Around ninety percent of Indians are all but unaware of celiac disease claims a panel of experts at the recent International Symposium on Wheat Related Disorders (ISWD) hosted by the Celiac Society of India (CSI) on January 12, 2019. This is despite a potential eight million Indians suffering from the condition.
Indians are unaware, but may be at the highest risk of developing the condition
Many experts have previously noted that Indians may hold a genetic susceptibility to celiacs disease. This knowledge was expanded upon at the symposium.
Experts have isolated a specific gene type called DQA1 or B1. This gene in turn expresses the genes DQ2 or DQ8, which have been implicated in the immune reaction towards wheat products.
It was noted, however, that the DQA1 gene alone is not capable of fully explaining the presence of the disease. The panel cited a 2015 study that revealed other gene types can also inhibit the disease.
Other factors such as additives and pesticides have been suggested as potentially playing a role in the swelling numbers of people being diagnosed with celiac disease. Numbers in India have been said to have quadrupled since the 1960s.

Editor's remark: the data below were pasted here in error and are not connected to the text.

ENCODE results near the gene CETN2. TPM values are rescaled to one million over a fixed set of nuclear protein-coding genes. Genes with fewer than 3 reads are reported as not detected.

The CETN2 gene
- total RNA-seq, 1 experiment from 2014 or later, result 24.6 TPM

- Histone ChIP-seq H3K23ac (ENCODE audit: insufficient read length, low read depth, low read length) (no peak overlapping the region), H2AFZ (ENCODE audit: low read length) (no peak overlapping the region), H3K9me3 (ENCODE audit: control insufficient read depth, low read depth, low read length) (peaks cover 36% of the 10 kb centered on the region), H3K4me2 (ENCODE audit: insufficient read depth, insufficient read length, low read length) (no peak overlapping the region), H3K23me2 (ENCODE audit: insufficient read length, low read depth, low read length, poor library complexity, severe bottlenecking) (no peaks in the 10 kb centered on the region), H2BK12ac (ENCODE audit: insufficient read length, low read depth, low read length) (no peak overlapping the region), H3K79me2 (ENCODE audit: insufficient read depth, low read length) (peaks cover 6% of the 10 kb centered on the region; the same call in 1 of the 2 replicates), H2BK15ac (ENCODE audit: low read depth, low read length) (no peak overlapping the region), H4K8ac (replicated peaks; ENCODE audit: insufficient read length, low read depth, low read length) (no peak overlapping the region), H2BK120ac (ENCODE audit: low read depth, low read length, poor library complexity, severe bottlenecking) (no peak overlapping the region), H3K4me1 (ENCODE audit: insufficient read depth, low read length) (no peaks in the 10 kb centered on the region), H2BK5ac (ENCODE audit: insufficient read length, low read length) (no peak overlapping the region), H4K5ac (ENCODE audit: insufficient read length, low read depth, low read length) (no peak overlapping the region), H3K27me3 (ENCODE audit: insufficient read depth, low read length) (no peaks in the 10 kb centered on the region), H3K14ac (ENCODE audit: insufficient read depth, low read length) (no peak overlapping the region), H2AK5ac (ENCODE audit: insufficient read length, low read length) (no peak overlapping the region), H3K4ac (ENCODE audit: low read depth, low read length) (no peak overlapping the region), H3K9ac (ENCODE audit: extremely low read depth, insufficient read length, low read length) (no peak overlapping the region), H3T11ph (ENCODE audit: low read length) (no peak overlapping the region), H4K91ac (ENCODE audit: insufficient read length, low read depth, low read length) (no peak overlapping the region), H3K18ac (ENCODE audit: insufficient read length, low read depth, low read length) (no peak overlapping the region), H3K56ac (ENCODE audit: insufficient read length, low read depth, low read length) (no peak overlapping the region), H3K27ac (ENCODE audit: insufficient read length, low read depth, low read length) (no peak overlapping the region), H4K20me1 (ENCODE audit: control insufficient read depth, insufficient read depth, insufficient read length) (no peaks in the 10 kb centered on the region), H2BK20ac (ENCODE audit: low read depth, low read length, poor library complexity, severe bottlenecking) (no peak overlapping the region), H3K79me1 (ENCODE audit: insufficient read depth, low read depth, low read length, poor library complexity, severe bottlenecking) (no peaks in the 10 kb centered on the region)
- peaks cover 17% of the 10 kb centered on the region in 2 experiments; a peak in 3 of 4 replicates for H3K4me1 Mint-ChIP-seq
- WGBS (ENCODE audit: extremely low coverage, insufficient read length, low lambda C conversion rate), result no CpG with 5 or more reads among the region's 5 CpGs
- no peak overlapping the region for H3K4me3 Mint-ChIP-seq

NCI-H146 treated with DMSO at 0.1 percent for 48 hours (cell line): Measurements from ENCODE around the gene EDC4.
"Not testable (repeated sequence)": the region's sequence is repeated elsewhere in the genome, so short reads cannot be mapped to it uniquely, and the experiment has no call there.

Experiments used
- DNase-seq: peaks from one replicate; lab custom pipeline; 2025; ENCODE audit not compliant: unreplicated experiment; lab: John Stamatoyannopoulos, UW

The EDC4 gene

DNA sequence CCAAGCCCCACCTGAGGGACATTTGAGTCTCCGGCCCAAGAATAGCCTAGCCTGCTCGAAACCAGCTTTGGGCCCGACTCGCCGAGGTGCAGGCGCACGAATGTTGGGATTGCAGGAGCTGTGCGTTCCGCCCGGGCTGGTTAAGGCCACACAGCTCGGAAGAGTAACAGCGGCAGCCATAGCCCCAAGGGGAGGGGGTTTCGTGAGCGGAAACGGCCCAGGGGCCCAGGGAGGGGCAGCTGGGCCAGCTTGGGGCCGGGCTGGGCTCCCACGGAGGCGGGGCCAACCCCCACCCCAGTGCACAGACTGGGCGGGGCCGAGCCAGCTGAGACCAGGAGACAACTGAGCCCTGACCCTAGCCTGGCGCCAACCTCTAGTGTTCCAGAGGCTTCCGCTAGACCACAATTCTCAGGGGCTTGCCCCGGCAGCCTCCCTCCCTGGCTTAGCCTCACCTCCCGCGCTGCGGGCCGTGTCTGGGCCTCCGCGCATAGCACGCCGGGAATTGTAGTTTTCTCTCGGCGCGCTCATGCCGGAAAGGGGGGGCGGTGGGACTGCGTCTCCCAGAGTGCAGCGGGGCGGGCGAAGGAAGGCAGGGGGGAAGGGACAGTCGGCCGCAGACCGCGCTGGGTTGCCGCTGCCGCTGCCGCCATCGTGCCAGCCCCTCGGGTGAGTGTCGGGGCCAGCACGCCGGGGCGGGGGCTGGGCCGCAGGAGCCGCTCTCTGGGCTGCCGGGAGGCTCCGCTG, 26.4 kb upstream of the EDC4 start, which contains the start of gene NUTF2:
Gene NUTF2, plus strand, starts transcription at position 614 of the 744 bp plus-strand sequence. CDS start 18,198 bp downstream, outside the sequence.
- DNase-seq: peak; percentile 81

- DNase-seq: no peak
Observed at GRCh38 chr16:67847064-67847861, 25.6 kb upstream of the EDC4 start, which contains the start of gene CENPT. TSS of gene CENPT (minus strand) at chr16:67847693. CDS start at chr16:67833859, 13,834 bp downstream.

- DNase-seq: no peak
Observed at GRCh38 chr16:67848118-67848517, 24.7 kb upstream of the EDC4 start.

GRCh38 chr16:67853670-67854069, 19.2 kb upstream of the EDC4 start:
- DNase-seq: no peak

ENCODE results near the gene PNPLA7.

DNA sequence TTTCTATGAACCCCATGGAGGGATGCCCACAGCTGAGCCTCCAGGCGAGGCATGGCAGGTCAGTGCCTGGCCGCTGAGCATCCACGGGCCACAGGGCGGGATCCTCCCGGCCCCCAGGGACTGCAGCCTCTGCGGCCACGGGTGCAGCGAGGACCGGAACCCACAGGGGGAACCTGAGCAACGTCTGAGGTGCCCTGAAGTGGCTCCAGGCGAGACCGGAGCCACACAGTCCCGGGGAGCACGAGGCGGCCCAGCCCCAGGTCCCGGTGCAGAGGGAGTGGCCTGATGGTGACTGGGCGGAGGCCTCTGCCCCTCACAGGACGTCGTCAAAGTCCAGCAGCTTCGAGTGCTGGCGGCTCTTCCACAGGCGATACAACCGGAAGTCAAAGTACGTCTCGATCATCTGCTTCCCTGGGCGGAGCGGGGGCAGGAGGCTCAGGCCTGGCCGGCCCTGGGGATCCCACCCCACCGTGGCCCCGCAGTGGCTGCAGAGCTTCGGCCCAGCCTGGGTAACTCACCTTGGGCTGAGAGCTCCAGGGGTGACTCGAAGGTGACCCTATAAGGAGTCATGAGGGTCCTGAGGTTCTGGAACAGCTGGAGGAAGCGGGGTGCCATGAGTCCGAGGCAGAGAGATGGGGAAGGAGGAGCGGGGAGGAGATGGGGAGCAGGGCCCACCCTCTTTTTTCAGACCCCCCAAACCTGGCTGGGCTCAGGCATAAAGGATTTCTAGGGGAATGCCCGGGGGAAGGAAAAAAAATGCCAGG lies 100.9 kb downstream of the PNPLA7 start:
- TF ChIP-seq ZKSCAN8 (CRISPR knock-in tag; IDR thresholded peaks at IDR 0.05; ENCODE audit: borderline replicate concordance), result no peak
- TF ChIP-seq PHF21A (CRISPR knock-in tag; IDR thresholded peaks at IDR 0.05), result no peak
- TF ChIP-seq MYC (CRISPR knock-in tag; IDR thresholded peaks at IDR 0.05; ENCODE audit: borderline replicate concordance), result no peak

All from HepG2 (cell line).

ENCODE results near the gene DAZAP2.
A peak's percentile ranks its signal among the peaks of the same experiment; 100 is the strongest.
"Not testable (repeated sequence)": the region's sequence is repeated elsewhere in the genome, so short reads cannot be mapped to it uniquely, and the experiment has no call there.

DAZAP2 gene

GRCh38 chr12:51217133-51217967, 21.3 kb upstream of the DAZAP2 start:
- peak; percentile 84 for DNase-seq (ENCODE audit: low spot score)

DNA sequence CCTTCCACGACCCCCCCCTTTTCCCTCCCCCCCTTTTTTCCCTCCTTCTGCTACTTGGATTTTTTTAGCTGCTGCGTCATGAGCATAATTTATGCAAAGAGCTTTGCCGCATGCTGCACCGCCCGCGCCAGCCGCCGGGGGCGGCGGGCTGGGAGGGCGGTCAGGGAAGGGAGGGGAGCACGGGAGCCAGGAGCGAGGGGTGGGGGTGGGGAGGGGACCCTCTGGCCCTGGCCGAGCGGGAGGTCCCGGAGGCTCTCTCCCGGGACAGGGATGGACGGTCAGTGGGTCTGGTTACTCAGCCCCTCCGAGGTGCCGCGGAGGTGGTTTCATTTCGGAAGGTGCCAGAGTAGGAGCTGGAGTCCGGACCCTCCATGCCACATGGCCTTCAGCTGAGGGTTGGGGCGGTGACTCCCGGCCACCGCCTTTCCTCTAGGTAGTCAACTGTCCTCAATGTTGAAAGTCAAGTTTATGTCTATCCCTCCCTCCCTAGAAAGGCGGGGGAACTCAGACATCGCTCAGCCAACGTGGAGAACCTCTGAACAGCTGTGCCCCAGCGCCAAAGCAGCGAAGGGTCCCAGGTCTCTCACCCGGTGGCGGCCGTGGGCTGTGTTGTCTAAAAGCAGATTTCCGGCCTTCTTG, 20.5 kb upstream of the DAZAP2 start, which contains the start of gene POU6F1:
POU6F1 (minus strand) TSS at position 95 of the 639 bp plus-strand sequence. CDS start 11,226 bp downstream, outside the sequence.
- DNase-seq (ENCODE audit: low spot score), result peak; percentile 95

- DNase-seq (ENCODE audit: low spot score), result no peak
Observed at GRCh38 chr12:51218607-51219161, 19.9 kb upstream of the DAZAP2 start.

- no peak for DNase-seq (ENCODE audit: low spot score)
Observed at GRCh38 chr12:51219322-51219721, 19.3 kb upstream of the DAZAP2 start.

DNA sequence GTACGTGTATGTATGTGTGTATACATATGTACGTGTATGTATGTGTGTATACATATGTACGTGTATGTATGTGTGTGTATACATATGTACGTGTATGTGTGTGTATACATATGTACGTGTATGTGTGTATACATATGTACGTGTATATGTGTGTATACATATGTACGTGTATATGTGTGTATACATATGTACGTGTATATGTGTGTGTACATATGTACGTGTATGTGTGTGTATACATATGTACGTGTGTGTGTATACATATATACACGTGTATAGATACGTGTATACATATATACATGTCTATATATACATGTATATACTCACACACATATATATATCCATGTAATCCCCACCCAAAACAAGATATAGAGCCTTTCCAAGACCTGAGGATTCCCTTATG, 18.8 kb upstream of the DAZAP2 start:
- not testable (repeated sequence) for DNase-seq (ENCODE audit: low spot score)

This may not be due to more people developing the disease. Rather, this may be due to increased awareness of the condition and increasing levels of access to medicines leading to more people who would otherwise slip under the radar being diagnosed.
This may be best demonstrated by the fact that diagnosis rates are still said to be very low, with some suggesting diagnosis rates are as low as seven to eight percent. The implication of this is that the actual numbers of people in India with celiac disease is far higher than is currently projected. This situation may be rectified as awareness grows.
What is celiac disease?
Celiac disease is an autoimmune condition which involves an immune reaction to a protein commonly found in wheat, barley and rye products known as gluten. This immune reaction results in inflammation of the small intestine, which can result in digestive issues and problems such as diarrhoea and anaemia.
Untreated celiac disease can cause a number of long term health conditions. These mostly stem from continued inflammation of the small intestine inhibiting the body’s ability to absorb nutrients. A prominent health concern in those with untreated celiac disease is osteoporosis. Due to a limited ability to absorb calcium, bone density is adversely affected, leading to a increased risk of bone fractures and breaks. This can cause disability, particularly in later life.